Oct. 15, 2020
Most entrepreneurs wish they were better at managing their time. There are only eight hours in a standard work day, but it feels like you have 20 hours worth of tasks to do every day.
There are many legitimate solutions to this dilemma. One of the most valuable strategies is learning to delegate effectively to reduce your total workload. You can also automate certain tasks so you no longer have to actively manage them.
But once you've used all these tactics, you’ll be left with only one real solution to optimize your productivity: time management. Only by better managing your time will you be able to accomplish the greatest number of tasks in a day.
There are plenty of pieces of advice floating around about effective time management, but some of them are contradictory, and some are downright counterintuitive. I’ve found one of the most important approaches to time management — and a recurring source of higher productivity — is rooted in a simple concept: relying on smaller time blocks.
How time blocks work
In case you aren’t familiar, “time blocks” are intervals of time that you can use to schedule tasks, or groups of tasks, for your workday. Most people use blocks of an hour or half an hour to block out time throughout the day. For example, they might dedicate an hour to a morning meeting, half an hour to catching up on emails, half an hour for a client meeting and an hour for a heads-down project.
This system is effective because it helps you estimate the amount of time each task takes, helps you group similar tasks together and allows you to set priorities for your day proactively.
The problem is, if you’re only using blocks of 30, 45 or 60 minutes, you won’t be getting the full benefits of the strategy. Instead, you should be working with much shorter intervals — like 10 minutes, or even five minutes (a strategy famously used by Elon Musk).
Why are smaller time blocks so effective?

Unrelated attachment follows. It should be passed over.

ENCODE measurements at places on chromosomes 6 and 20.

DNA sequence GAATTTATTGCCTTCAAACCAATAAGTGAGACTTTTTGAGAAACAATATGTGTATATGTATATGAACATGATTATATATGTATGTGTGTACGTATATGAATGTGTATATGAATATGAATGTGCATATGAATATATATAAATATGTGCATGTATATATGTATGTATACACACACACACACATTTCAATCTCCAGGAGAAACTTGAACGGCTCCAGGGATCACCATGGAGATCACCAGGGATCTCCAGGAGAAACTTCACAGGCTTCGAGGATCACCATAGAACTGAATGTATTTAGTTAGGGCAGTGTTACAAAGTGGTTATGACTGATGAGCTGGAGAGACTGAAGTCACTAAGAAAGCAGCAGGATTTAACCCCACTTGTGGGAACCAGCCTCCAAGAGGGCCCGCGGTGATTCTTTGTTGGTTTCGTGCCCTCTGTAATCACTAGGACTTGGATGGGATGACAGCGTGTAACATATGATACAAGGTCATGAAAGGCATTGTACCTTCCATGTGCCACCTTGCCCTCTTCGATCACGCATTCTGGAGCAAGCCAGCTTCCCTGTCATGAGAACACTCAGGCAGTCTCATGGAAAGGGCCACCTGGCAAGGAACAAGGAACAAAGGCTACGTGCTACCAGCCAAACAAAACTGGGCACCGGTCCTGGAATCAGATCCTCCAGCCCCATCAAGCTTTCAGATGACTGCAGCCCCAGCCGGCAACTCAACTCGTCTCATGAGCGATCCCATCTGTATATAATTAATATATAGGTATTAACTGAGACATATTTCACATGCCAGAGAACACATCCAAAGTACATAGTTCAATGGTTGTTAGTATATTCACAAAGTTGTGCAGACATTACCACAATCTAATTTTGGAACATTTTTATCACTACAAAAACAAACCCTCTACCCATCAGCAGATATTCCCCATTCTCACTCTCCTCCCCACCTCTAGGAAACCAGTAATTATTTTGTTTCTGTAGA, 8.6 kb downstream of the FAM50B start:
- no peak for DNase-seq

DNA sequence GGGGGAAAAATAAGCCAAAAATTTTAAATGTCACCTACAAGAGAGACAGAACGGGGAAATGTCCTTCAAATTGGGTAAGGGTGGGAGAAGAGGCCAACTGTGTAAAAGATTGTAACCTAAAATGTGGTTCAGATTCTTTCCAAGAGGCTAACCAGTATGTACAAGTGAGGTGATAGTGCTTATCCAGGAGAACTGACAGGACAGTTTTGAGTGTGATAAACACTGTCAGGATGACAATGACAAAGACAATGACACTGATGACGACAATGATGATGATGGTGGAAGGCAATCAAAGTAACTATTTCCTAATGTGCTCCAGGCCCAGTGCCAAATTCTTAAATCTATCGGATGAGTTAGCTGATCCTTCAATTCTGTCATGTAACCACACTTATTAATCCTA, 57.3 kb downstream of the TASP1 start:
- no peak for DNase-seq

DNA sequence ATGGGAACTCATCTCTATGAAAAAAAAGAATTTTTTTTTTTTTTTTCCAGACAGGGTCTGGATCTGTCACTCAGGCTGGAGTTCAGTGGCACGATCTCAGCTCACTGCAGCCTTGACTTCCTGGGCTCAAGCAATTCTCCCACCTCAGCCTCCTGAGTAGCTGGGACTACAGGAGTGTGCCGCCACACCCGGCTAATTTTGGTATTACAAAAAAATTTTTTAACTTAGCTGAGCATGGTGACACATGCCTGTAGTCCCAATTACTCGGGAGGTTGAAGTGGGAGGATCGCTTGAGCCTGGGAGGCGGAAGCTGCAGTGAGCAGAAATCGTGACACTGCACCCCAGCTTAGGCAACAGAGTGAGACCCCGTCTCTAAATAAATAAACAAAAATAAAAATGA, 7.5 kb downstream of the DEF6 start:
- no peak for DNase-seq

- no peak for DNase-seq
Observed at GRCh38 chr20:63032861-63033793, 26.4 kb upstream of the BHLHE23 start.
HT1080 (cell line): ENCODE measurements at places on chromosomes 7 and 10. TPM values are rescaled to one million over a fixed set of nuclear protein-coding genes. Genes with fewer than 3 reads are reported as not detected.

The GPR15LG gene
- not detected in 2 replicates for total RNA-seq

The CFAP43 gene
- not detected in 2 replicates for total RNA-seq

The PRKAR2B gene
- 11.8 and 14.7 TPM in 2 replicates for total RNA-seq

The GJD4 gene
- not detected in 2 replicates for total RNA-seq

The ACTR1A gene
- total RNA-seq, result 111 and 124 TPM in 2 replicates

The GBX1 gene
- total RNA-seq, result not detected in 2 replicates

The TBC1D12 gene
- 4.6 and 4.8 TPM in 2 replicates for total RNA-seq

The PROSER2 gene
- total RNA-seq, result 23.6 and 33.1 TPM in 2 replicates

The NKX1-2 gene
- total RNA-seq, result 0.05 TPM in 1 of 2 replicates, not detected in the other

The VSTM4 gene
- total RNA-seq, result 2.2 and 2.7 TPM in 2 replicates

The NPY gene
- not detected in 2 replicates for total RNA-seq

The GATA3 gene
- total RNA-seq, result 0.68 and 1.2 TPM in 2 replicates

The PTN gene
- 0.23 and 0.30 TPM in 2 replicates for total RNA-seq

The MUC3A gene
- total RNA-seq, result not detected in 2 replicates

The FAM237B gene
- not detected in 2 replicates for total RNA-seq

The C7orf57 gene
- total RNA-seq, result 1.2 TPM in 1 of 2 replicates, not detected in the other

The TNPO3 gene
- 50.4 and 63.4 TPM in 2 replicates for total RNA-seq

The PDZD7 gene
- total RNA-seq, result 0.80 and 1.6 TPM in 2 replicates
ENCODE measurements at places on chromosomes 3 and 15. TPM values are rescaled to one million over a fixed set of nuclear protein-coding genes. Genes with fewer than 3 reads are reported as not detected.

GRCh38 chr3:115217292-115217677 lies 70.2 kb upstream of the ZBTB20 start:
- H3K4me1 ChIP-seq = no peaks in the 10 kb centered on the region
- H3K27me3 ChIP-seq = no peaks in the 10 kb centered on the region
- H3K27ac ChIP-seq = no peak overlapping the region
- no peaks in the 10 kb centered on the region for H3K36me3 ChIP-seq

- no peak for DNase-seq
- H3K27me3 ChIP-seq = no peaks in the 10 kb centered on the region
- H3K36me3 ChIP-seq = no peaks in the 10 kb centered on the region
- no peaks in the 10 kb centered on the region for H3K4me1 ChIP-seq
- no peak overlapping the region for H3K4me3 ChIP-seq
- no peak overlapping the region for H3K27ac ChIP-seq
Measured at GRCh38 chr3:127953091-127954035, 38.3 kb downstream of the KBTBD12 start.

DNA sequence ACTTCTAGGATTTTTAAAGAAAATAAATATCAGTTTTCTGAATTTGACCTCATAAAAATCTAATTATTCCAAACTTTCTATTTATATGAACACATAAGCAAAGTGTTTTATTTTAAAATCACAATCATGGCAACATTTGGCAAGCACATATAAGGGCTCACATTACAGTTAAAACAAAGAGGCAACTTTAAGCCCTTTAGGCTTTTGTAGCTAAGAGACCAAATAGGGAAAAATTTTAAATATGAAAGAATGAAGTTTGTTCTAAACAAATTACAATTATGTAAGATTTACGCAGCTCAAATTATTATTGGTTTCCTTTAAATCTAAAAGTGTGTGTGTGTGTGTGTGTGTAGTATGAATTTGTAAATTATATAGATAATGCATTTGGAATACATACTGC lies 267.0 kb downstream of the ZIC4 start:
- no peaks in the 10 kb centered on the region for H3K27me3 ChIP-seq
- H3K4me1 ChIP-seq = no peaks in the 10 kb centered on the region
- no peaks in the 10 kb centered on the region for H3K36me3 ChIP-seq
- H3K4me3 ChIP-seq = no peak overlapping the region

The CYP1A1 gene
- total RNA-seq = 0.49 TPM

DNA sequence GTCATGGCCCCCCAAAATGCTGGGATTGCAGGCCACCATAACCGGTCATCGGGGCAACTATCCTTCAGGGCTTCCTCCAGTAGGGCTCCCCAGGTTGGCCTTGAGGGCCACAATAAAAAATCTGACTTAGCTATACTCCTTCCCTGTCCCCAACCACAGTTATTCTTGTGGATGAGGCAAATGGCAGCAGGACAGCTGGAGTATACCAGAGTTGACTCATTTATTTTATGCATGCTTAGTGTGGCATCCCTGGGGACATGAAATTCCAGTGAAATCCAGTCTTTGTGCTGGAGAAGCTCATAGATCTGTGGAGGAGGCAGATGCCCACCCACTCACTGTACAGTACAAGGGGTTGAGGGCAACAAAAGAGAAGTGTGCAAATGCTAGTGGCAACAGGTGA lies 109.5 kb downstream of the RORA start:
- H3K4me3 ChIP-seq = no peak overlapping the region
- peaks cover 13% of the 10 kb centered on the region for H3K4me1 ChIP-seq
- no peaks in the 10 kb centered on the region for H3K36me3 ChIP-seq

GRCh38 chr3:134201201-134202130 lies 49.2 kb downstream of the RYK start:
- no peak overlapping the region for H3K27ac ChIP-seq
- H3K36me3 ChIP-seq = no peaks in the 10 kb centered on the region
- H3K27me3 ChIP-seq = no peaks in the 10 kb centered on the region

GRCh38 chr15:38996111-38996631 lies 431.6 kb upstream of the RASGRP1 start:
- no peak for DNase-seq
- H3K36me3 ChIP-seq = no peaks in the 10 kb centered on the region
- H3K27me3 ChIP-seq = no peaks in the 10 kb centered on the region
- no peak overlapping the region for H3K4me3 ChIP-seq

Countering Parkinson’s Law
One of the biggest benefits of using smaller time blocks is that they allow you to counteract the effects of Parkinson’s Law. In case you aren’t familiar, Parkinson’s Law is an informal adage that states that work has a tendency to expand to fill whatever time was allocated for it. In other words, if you schedule a task to take an hour, it will probably take an hour — or nearly an hour. But if you impose tighter time restraints, you’ll naturally be inclined to finish the task faster.
This is especially helpful for things like meetings, which suffer from lax scheduling approaches. Instead of blocking out 30 minutes, consider blocking out 20 or 25; chances are, you won’t notice much of a difference, but you’ll instantly free up more time for your day.
Specificity and awareness
Smaller time blocks are also much more specific than their larger counterparts, allowing you to estimate and measure your time expenditure with more precision. This, in turn, allows you to zoom in on the tasks that are eating up your day and identify sources of time waste more easily. The more aware you are about how you’re spending your time, the more effectively you’ll be able to change your habits and work environment.
Control over breaks
Tighter time intervals also opens the door to an oft-neglected productivity booster: breaks. Breaks are shown to have a measurable positive effect, both reducing stress and increasing productivity, and should be taken throughout the day. The trouble is, when we feel overwhelmed with work, breaks feel like an impossibility (or a symptom of laziness). That said, if you can schedule a meeting for 55 minutes (instead of a full 60) or a project for 20 minutes (instead of a full 30), you’ll open up micro-intervals where breaks can fit naturally. You can also schedule breaks with greater regularity and experiment with length and placement. Eventually, you’ll find a break rhythm that supports your productivity without distracting you, and none of your other priorities will suffer from the change.
Issues with the strategy
None of this is to say that small time blocks are a perfect strategy, or that they’re guaranteed to work for every individual. There are some issues with the strategy. For starters, planning your day in five-minute intervals takes much more time than planning it in one-hour chunks. Additionally, there are more contingencies and dependencies to worry about; if a five-minute task takes 10 minutes, suddenly the rest of your day is going to be pushed back. And of course, this strategy is going to work better for some types of workers than it is for others.
Still, most of these downsides can be compensated for. For example, if you’re worried about too many dependencies, you can build in small buffers where you can catch up your work. If you’re the type of person who struggles with conventional approaches to time management, give this strategy a try and see if it works better for you. You might be surprised at the results.
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